PGY1 Pharmacy Residency Program
Residency Purpose Statement
The purpose of the PGY1 Pharmacy Residency is to build on Doctor of Pharmacy (PharmD) education and outcomes to contribute to the development of clinical pharmacists responsible for medication-related care of patients with a wide range of conditions, eligible for board certification, and eligible for postgraduate year two (PGY2) pharmacy residency training.
Residents completing the PGY1 residency at Vanderbilt University Medical Center will be highly skilled, competent, and autonomous clinical pharmacists with the ability to practice in an array of patient care environments. They will receive specialized training in outcomes and quality related research, preceptorship, and working within a multidisciplinary team.
The PGY-1 Pharmacy Residency is a 12-month program accredited by the American Society of Health-System Pharmacists, and was initiated in 1993 with one residency position. It has grown over the years to five positions. This residency offers the opportunity to learn and practice pharmaceutical care in an acute inpatient setting. Experiences are offered in management, critical care, cardiology, oncology, nutrition, transplant, pediatrics, general medicine, and informatics. One focus of our program is to customize the PGY1 learning experience to the resident. This is accomplished by having multiple elective rotations and tailoring the program to each residents’ individual goals.
|Internal Medicine||Emergency Medicine||Medication Safety|
|Administration||General Pediatrics||Neonatal ICU|
|Pharmacy Orientation||Geriatrics||Outpatient Oncology Clinic|
|HIV Outpatient||Pediatric Hematology/Oncology|
|Selective (two required)||Infectious Diseases||Pulmonary|
|Trauma ICU||Informatics||Stem Cell Transplant|
|Surgical ICU||Internal Medicine (non-teaching)||Stroke|
|Medical ICU||Pediatric ICU||Heart/Lung Transplant|
|Neuro ICU||Malignant Hematology||Kidney/Pancreas Transplant|
|Cardiology||Medical Oncology||Liver Transplant|
|Required Longitudinal Experiences|
|Hospital Pharmacy Practice Staffing|
|Journal Club x 2|
|Medication Use Evaluation|
|Presentation of Research Project at the Regional Residency Conference|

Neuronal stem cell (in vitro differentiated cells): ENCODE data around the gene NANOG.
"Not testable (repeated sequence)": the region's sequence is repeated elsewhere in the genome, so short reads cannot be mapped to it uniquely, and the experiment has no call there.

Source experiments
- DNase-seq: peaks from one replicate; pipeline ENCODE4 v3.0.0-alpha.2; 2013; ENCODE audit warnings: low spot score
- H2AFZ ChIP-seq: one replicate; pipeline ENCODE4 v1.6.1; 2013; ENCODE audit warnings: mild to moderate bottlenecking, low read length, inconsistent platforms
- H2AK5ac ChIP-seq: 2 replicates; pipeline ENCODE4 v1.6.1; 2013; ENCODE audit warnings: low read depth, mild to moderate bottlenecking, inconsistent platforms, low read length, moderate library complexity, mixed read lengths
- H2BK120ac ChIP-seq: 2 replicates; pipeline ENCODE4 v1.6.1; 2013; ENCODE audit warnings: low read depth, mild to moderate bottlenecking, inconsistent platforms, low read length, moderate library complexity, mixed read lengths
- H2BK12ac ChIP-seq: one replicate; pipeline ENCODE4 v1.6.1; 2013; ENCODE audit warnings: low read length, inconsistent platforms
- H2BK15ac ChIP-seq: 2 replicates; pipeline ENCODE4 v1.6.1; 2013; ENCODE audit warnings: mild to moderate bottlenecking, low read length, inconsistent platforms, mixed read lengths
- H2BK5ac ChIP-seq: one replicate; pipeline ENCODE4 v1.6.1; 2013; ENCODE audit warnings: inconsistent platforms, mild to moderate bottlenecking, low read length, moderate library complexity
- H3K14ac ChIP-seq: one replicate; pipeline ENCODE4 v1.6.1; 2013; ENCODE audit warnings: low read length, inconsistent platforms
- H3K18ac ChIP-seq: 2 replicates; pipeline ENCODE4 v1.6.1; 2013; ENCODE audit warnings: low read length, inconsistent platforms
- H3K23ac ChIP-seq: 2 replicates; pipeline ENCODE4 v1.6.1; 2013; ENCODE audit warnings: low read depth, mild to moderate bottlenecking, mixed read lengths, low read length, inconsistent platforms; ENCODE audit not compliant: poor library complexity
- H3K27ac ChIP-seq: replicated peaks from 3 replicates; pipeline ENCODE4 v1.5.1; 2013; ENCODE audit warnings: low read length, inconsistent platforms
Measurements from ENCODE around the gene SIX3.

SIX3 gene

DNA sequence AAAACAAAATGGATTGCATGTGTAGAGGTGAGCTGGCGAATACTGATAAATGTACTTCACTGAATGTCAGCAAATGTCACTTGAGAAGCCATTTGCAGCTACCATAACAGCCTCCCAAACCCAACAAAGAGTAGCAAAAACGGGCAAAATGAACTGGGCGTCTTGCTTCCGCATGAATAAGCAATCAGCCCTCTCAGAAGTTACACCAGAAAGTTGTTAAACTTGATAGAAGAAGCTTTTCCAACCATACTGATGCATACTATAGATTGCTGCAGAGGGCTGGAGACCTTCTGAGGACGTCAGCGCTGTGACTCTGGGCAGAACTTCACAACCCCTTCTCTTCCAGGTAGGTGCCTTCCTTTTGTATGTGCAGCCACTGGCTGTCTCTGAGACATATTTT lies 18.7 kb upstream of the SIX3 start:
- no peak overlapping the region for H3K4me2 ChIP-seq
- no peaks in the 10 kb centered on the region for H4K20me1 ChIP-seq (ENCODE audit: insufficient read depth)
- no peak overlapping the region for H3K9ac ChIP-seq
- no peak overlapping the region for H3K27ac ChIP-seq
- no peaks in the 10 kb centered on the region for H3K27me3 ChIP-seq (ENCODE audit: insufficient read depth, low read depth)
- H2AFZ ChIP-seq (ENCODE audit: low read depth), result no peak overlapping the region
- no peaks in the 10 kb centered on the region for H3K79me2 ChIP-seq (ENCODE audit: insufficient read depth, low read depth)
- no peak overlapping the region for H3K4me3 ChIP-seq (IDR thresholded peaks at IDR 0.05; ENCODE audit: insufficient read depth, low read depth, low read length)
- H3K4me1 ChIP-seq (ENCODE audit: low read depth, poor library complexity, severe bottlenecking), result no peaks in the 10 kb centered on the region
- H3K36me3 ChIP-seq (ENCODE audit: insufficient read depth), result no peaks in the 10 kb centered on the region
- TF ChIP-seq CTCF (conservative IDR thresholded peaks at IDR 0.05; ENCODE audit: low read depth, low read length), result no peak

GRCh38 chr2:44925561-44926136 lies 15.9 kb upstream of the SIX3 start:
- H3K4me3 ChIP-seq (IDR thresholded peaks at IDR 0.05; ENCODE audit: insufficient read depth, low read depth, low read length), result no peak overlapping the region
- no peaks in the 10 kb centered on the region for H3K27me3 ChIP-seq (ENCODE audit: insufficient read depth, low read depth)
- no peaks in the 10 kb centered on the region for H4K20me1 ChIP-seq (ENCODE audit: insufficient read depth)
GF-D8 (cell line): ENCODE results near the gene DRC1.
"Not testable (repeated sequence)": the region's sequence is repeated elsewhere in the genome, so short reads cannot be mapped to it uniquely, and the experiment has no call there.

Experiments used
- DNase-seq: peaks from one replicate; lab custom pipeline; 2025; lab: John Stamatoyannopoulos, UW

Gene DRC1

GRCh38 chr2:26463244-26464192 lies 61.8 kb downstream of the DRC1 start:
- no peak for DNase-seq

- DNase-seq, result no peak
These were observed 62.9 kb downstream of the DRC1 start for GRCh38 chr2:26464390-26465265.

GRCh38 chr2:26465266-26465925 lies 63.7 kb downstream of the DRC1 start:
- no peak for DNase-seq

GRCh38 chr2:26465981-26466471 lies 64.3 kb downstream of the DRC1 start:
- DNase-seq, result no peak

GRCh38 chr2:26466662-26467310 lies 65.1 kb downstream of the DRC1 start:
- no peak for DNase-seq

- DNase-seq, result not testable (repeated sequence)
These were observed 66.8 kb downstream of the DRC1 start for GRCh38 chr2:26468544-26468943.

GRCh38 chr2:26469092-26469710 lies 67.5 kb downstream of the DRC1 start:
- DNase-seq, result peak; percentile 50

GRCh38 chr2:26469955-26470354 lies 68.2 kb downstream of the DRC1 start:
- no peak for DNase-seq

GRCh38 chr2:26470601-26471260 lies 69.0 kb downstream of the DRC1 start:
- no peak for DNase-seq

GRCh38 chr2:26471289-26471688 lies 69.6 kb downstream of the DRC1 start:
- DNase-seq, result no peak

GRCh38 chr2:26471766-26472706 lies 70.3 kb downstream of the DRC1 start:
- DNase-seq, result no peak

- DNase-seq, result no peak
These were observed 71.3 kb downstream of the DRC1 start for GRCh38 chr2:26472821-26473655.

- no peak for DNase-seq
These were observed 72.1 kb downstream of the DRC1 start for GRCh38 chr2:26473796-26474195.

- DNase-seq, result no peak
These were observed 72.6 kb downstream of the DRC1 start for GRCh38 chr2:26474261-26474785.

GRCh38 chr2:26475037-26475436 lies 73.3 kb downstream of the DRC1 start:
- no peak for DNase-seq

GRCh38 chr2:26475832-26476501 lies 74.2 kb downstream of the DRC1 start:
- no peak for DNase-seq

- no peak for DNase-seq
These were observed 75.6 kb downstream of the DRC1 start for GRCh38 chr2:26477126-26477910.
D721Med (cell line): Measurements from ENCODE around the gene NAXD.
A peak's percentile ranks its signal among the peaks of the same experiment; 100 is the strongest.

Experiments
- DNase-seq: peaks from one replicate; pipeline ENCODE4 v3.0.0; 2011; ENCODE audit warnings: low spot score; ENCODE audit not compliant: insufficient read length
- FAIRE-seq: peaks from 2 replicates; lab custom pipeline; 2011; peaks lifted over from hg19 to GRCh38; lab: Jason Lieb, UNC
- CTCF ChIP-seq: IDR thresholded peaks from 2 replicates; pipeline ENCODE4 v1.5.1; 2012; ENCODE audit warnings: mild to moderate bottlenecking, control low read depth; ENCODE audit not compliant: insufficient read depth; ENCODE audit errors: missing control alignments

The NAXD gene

|Coordination of InPharmation|
|Case Presentation x 2|
|Optional Longitudinal Experiences|
|Click here for more information on longitudinal experiences|
Selected Resident Publications
5 verus 10 Units of Intravenous Insulin for Hyperkalemia in Patients with Moderate Renal Dysfunction.
Finder SN, McLaughlin LB, Dillon RC.
J Emerg Med. 2022 Mar;62(3):298-305.
Evaluation of healthcare-associated infection rates in patients with hematologic malignancies and stem cell transplantation during the coronavirus disease 2019 (COVID-19) pandemic.
Bobbitt LJ, Satyanarayana G, Van Metre Baum L, Nebhan CA, Kassim AA, Gatwood KS
Antimicrobial Stewardship & Healthcare Epidemiology 2022:2(1):e11
The Efficacy and Safety of Methylnaltrexone for the Treatment of Postoperative Ileus. Am Surg
Beavers J, Orton L, Atchison A, et al.
2021 Oct 13. 31348211048825. doi: 10.1177/00031348211048825. Online ahead of print.
New-onset posttransplant diabetes mellitus after haploidentical hematopoietic cell transplantation with posttransplant cyclophosphamide
Mangan BL, Patel D, Chen H, Gatwood K, et al.
Driving antimicrobial use improvement: attitudes of providers of adult hospital care on optimal attribution and feedback
Lines, TH, Nesbitt WJ, Nelson GE
Infection Control and Hospital Epidemiology 2018;39(8) : 983-985
Time to First Culture Positivity Among Critically Ill Adults with Methicillin-Resistant Staphylococcus aureus Growth in Respiratory or Blood Cultures
Melling PA, Noto MJ, Rice TW, et al.
Annals of Pharmacotherapy 2019 Sept 22
International Analgesia, Sedation, and Delirium Practices: a prospective cohort study
Owen GD, Stollings JL, Rakhit S, et al.
Journal of Intensive Care 2019;7(25):3-7
Antimicrobial Exposure and the Risk of Delirium in Critically Ill Patients
Grahl JJ, Stollings JL, Rakhit S, Person AK, et al.
Critical Care 2018;22:337
Defining Incidence and Risk Factors for Catheter-Associated Bloodstream Infections in an Outpatient Adult Hematopoietic Cell Transplantation Program
McDonald MK, Culos KA, Gatwood KS, et al.
Biol Blood Marrow Transplant. 2018 (00);1-7
“Real-World” Application of Thrombolysis in Cardiac Arrest
Smith SE, Johnson DC.
J Pharm Pract. 2018 Sep 13
Click here to see more resident publications
Number of Positions: Five
Residency starting date: June 19, 2023
Paid Time Off (PTO) including holidays: 15 days
Estimated stipend - approx. $54,101* info not verified
Doctor of Pharmacy degree from an ACPE accredited degree program, CV, Letter of Intent, three letters of recommendation (minimum of two letters from clinical preceptors), transcripts for pharmacy coursework, licensure in Tennessee, and GPA greater than 3.25. The VUMC pharmacy residency program is NOT able to sponsor visas for pharmacy residents.
Submit application in PhORCAS application portal by December 31 deadline
Kelli Rumbaugh, PharmD, BCPS, BCCCP, PGY-1 Residency Program Director
Vanderbilt University Medical Center Department of Pharmacy
1211 Medical Center Drive B131 VUH Nashville, TN 37232-7610
Private non-profit hospital/clinic | Teaching/Tertiary Model | Total Beds 1622
Professional Staff = 372 | Non-professional staff = 450